Chinese officials have ordered drug treatment centers in the country to provide improved access to health care after New York-based Human Rights Watch issued a report criticizing the facilities for subjecting patients to practices including detention and forced labor.
The directive was announced in the state-run Xinhua news agency on Wednesday, ordering facility staff to include “in-house nurses and doctors, and practitioner pharmacists if possible.”
The report from Human Rights Watch, titled “Where Darkness Knows No Limits,” said that in addition to forced labor, detainees were also being subjecting to mandatory HIV screening without disclosing test results or providing any health care or drug dependency treatment.
RFA quoted Joseph Amon, health and human rights director at Human Rights Watch, as saying that even with promises of upgrades from Beijing, the basic model of a treatment center run by the Public Security Bureau is “flawed.”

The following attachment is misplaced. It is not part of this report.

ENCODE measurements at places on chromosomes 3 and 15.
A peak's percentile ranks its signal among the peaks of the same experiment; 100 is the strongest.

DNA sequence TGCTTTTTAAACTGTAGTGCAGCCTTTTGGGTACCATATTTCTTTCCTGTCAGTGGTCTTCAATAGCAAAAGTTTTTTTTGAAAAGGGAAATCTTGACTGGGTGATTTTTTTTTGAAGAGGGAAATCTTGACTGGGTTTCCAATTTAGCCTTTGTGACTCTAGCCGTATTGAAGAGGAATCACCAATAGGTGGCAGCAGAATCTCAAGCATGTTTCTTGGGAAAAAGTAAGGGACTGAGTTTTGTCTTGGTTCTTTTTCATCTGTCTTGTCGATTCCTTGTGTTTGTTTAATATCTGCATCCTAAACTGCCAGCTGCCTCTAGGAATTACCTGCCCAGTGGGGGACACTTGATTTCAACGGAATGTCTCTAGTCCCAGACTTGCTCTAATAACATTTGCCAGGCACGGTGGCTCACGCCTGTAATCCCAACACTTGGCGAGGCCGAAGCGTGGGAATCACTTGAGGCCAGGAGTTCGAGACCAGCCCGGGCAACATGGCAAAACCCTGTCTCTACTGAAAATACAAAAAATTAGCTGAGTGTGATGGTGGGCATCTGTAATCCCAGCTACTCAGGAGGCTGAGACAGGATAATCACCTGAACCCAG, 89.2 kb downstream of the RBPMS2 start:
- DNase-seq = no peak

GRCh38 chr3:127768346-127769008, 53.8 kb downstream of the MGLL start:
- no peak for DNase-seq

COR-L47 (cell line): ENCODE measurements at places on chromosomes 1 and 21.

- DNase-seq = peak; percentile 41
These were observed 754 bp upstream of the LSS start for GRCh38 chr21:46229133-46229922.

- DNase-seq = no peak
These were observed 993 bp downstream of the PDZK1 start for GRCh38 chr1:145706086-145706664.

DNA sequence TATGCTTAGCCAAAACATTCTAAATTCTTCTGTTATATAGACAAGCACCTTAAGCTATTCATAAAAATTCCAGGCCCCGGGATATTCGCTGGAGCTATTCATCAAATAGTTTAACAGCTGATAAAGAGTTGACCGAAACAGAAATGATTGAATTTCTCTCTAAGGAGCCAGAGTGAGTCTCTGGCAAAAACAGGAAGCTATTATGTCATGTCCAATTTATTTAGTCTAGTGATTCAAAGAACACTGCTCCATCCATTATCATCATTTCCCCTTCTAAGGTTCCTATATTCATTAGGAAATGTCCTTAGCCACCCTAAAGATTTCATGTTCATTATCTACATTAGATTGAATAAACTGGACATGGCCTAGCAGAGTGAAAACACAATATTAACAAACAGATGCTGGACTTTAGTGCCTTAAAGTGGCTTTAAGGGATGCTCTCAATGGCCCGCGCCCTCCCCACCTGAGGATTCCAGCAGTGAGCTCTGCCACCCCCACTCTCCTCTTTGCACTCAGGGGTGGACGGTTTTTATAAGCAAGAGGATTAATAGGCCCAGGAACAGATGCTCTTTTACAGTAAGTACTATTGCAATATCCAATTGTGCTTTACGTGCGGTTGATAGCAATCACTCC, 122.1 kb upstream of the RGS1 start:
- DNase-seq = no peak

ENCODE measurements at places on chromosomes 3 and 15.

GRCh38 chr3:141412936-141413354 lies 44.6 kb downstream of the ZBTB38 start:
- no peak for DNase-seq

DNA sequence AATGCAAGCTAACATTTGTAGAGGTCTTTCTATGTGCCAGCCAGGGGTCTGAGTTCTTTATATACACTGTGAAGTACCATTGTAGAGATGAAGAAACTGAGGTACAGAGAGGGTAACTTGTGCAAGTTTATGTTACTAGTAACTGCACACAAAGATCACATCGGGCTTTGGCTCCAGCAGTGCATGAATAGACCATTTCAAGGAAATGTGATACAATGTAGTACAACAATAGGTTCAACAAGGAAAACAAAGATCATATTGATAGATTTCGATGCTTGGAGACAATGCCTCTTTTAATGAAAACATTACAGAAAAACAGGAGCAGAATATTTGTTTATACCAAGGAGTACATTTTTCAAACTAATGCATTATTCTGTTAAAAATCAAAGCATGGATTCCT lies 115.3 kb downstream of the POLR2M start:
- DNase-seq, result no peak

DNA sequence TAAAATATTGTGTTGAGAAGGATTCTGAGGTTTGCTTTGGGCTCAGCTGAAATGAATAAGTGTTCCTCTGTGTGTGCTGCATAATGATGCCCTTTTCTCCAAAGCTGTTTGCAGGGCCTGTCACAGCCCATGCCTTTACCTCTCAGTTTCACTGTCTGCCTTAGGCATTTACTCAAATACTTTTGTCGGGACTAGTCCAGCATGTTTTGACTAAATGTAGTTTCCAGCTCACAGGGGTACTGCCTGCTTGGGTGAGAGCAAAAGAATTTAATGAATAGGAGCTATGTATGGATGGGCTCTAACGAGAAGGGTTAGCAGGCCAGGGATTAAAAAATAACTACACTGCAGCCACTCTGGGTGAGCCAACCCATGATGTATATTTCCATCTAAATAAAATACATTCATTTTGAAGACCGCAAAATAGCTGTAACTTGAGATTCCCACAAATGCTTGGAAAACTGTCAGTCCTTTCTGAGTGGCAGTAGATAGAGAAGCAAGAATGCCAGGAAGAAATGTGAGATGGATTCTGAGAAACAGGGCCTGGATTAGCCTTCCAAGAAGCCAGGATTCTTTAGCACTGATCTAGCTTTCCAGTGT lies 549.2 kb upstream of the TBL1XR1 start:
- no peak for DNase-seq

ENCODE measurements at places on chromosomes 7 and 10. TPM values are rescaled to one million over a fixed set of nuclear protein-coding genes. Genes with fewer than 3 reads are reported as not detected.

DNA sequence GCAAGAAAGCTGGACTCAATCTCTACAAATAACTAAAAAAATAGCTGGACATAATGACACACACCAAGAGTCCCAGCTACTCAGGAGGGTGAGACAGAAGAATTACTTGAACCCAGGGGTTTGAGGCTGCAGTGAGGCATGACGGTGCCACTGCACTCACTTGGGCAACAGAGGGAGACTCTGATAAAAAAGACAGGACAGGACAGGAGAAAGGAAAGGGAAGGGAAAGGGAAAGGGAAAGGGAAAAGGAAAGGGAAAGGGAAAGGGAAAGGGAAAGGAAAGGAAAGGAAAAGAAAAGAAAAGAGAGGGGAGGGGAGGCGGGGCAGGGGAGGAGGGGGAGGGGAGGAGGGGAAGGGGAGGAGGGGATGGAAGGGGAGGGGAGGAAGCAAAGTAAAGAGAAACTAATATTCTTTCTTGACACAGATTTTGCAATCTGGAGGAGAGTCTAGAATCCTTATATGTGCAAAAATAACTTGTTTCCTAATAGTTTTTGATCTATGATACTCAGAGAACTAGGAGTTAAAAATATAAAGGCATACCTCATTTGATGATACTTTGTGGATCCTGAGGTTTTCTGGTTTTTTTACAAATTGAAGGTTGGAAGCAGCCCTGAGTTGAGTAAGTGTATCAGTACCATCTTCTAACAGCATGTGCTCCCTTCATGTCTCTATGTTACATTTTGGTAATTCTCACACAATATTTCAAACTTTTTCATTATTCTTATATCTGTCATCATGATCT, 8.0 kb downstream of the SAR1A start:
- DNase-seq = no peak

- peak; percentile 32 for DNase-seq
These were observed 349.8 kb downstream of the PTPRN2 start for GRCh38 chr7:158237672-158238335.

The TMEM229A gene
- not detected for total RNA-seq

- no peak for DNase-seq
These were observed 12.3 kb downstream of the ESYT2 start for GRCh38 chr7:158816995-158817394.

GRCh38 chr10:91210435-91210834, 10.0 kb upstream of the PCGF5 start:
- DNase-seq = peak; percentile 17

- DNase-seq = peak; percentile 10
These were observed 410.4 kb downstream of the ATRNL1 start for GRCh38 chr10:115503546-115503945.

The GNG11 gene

“We’re not looking to improve conditions within drug detention centers—we’re looking to shut them down because what’s effective at treating drug dependency is voluntary, community-based, out-patient treatment,” he said.
He added that even with improved health care, treatment center rehabilitation rates would likely remain low.
“In China, where those voluntary treatment facilities are nonexistent, people who want to get off drugs have very, very few choices. No one is going to sign up for three years of forced labor and detention as a strategy for reducing their drug use.”
Human Rights Watch Reports:
Where Darkness Knows No Limits
Public Security Forces Undermine HIV Response